"It's very important that it's not getting into our ground water is the main thing," Tate said. "We just don't want people dumping them in toilets or in their garbage."

If you have prescription drugs you want to get rid of safely, don't worry if you missed Saturday's opportunity. Many area police stations have drug drop-off bins in their lobbies, so you can drop them off any time of the year.


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MINOCQUA - You know summer in the Northwoods will soon be here when seasonal businesses start opening up again.

Wildwood Wildlife Park opened up Saturday in Minocqua.

Hundreds of people rushed to the gate today to see all different types of animals, some local and some exotic.

"We are so busy today but it's a beautiful day to come out to Wildwood," said the park's director Judy Domaszek. "This is one of our baby aoudads, it's an African sheep, and as you can see in the background there are many people busy playing with the baby goats, and the sheep and the pigs and the tortoises, and they're just enjoying their day."

On Saturday the park had a giraffe feeding.

Workers also have been renovating and expanding the park.

The park has many new animals on the way, including some baby animals that were born there.

"The mouflon sheep are new, we've got some new reptiles, we have some new babies that we're going to have down in the nursery in a little while," Domaszek said. "We actually had a baby badger born here at the zoo. And we have a baby kangaroo. Those guys are all coming down when it's safe to come down."

Wildwood is open every day from 9 a.m. to 4:30 p.m. Then after Memorial Day the park stays open till 5:30 p.m. for the summer. 


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What We're Working OnSubmitted: 04/29/2016

- Local schools have stepped up to show their support for the Antigo community after last weekend's prom shooting. We'll show you what that effort looks like at Lakeland.

- Plus, a local greenhouse that was destroyed by a tornado in 2011 and was rebuilt is celebrating it's20th anniversary. We'll take you to the celebration.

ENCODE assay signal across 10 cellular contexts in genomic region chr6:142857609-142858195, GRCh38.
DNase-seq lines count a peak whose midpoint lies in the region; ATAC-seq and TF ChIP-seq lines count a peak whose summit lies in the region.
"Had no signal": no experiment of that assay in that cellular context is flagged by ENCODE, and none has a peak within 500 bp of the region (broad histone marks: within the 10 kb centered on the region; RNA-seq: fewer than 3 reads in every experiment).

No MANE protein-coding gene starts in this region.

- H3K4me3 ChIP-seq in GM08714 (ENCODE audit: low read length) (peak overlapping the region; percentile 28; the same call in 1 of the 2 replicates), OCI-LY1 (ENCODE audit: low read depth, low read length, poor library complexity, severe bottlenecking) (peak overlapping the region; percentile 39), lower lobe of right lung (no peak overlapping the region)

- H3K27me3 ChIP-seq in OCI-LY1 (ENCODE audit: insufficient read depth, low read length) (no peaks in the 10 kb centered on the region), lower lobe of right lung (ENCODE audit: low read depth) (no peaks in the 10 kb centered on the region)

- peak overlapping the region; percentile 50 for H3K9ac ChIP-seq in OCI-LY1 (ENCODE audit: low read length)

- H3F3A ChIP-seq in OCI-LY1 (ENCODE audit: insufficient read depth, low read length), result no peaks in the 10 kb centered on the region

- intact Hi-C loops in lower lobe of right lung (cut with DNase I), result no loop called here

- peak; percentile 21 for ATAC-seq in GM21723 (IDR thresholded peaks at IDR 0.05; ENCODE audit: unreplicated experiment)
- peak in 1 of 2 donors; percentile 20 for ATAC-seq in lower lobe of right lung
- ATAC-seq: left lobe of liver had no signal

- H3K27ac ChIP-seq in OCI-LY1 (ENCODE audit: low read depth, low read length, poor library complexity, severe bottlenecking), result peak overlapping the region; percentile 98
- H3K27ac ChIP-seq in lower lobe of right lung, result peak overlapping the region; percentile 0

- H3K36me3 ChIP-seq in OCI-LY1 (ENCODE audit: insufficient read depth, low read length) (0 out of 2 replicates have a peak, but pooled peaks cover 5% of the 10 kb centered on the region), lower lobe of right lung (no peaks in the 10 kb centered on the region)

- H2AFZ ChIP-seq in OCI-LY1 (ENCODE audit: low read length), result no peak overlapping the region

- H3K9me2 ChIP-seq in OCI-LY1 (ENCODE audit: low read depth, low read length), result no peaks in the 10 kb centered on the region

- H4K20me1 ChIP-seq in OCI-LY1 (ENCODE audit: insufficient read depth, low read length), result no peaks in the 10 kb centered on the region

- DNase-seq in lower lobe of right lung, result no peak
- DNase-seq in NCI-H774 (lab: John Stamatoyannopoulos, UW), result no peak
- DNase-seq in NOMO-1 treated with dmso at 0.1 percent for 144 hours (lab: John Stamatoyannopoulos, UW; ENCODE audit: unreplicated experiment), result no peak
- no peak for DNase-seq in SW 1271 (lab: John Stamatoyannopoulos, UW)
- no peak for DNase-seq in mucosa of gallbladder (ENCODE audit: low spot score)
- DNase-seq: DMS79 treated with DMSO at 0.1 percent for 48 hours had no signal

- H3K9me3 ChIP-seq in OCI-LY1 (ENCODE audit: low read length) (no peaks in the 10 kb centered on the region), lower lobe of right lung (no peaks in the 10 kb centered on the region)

We'll have the details on this story and more tonight on Newswatch 12 - news from where you live.

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WISCONSIN RAPIDS - We now know who were the three people killed during Wednesday's double-murder suicide in Wisconsin Rapids.

The Wisconsin Rapids Police Department says  36-year-old Justin Bohn of Wisconsin Rapids shot and killed his 5-year-old daughter, Paige, and his 3-year-old son, Devon.



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VILAS COUNTY - Vilas County will need to fill a vacancy soon at the district attorney's office.

The current DA, Al Moustakis, has filed paperwork showing that he won't run for re-election.

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RHINELANDER - Large machinery moved north and parking spots disappeared on Brown Street in Rhinelander this week.  The city's $9.8 million downtown reconstruction project continued its push, closing down Brown Street from Davenport to Rives Monday.

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MADISON - Wisconsin's attorney general has asked an appellate court for an emergency stay of a Dane County judge's ruling striking down the state's right-to-work law.

Brad Schimel says Judge William Foust's ruling has created confusion and should be put on hold while an appeal is pending.